NaPoWriMo 2018 Day 5: “Translation”

Prompt: Begin with a photograph. Now find a poem in a language you don’t know (here’s a good place to look!) Ignore any accompanying English translation (maybe cover it up, or cut-and-paste the original into a new document). Now start translating the poem into English, with the idea that the poem is actually “about” your photograph. Use the look and feel of the words in the original to guide you along as you write, while trying to describe your photograph. It will be a bit of a balancing act, but hopefully it will lead to new and beautiful (and possibly very weird) places.

Version 2

My fake translation:

Small one small one you are where?
Inside, inside the box.
Silly, silly tell me where?

Small one small one you are where?
Inside I am inside .
You are silly.
Silly, silly where?

Small one, small one you are where?
In the silly box.
Silly why silly?
Why are you in there?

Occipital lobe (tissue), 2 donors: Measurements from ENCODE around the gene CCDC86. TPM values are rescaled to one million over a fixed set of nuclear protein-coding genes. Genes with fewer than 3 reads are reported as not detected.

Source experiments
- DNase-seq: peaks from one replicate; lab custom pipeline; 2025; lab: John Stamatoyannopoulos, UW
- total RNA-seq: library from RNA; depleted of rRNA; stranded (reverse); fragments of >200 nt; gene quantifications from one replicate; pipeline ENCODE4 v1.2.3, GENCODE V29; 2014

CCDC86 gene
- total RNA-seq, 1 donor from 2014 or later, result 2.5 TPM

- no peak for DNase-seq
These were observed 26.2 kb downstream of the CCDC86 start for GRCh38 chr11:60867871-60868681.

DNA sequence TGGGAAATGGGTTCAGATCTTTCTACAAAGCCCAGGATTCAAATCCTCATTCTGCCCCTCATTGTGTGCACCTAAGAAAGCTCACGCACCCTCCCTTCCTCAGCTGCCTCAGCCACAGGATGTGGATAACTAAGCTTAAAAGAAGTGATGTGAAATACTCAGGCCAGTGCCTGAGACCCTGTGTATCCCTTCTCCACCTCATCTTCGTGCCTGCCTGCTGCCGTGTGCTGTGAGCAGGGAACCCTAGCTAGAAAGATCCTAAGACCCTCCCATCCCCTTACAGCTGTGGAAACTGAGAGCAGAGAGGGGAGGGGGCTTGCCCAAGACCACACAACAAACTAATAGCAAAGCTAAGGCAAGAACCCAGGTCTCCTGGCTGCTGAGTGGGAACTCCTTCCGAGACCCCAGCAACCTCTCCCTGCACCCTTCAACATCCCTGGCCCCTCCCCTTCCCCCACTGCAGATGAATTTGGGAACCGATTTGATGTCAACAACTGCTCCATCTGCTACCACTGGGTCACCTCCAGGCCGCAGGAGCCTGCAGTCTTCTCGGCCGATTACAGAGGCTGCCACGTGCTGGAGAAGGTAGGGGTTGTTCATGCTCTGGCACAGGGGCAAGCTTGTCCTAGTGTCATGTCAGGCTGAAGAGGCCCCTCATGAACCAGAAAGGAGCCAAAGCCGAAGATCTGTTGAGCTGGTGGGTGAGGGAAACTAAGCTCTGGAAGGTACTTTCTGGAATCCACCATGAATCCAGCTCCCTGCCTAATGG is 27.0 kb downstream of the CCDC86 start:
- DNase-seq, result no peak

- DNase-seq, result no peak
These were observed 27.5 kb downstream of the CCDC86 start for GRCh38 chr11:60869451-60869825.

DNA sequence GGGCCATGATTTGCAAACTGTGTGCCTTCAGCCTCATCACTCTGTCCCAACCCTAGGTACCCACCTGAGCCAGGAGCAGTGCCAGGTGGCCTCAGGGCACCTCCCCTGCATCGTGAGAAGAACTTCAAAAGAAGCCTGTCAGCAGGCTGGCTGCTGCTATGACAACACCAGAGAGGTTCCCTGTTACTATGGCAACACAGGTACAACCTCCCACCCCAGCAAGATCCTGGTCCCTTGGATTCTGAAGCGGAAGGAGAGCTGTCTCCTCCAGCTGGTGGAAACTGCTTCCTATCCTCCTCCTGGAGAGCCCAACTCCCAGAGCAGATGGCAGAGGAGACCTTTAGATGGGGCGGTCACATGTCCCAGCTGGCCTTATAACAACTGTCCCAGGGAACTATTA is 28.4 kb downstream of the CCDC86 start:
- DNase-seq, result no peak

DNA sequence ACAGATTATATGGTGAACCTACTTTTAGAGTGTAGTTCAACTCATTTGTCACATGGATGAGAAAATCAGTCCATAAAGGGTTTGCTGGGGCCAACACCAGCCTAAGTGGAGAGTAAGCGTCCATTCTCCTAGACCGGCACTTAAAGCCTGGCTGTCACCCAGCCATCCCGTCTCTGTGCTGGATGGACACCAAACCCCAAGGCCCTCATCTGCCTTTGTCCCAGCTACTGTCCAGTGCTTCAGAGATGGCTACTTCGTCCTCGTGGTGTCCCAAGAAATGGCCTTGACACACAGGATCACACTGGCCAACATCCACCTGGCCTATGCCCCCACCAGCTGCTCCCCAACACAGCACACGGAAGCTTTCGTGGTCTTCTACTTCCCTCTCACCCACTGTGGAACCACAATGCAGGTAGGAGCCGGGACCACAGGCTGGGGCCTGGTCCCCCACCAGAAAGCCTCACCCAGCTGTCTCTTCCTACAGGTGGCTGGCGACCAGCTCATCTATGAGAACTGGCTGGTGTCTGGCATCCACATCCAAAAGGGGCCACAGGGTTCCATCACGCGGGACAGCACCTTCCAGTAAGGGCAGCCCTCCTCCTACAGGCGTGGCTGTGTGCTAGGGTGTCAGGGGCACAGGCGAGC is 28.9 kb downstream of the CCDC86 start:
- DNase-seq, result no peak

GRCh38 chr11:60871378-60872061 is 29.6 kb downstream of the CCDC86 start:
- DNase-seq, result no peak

Small one I have found you.
I have always been here.
Silly place for you.
I like it in here.

Small one play with me.
Yes let’s play fetch.

Process note:
As one with professional experience in translation, I found this prompt so much fun! The photo is one I took from my family album, of my actual dog Melvin in search of an actual loved one. The challenge was to find a poem in another language. I wanted one that uses Roman alphabet so I could get a feel for the sound, but since I have a familiarity with several European languages, I can almost always pick out a few words, which would spoil the fun. I looked at several poets who wrote in less commonly spoken languages, but couldn’t find their work in the original. Finally I found one by Yalvaç Ural. He writes children’s poems, so it seemed to fit:

Yalvaç Ural
(Turkey, 1945)


Kedi kedi gibiydi
Köpek, köpek.
Insan, insan gibi.

Kedi kedi gibiydi
Köpek biraz kopek
Biraz insan.
Insan, insan gibi.

Kedi, kedi gibiydi
Köpek insan
Insan hem insan

Kedi tedirgindi.
Köpek umarsiz.
Insan köpekti,
Köpek kimliksiz.

Kedi nankördü.
Çekti gitti.


Now a real translation, by one who speaks Turkish:

Cats were like cats,
Dogs like dogs
And man like man.

Cats were like cats
Dogs a bit like dogs
And a bit like man,
And man was like man.

Cats were like cats
Dogs like man
And man was like
Man and like dogs.

The cats were worried
The dogs did not care
People were dogs
And dogs had no identity.

The cat was ungrateful
It left, just like that.

(No translation credit given. Ahem, it figures. Thankless task.)
I had no idea it was about cats and dogs, honest!


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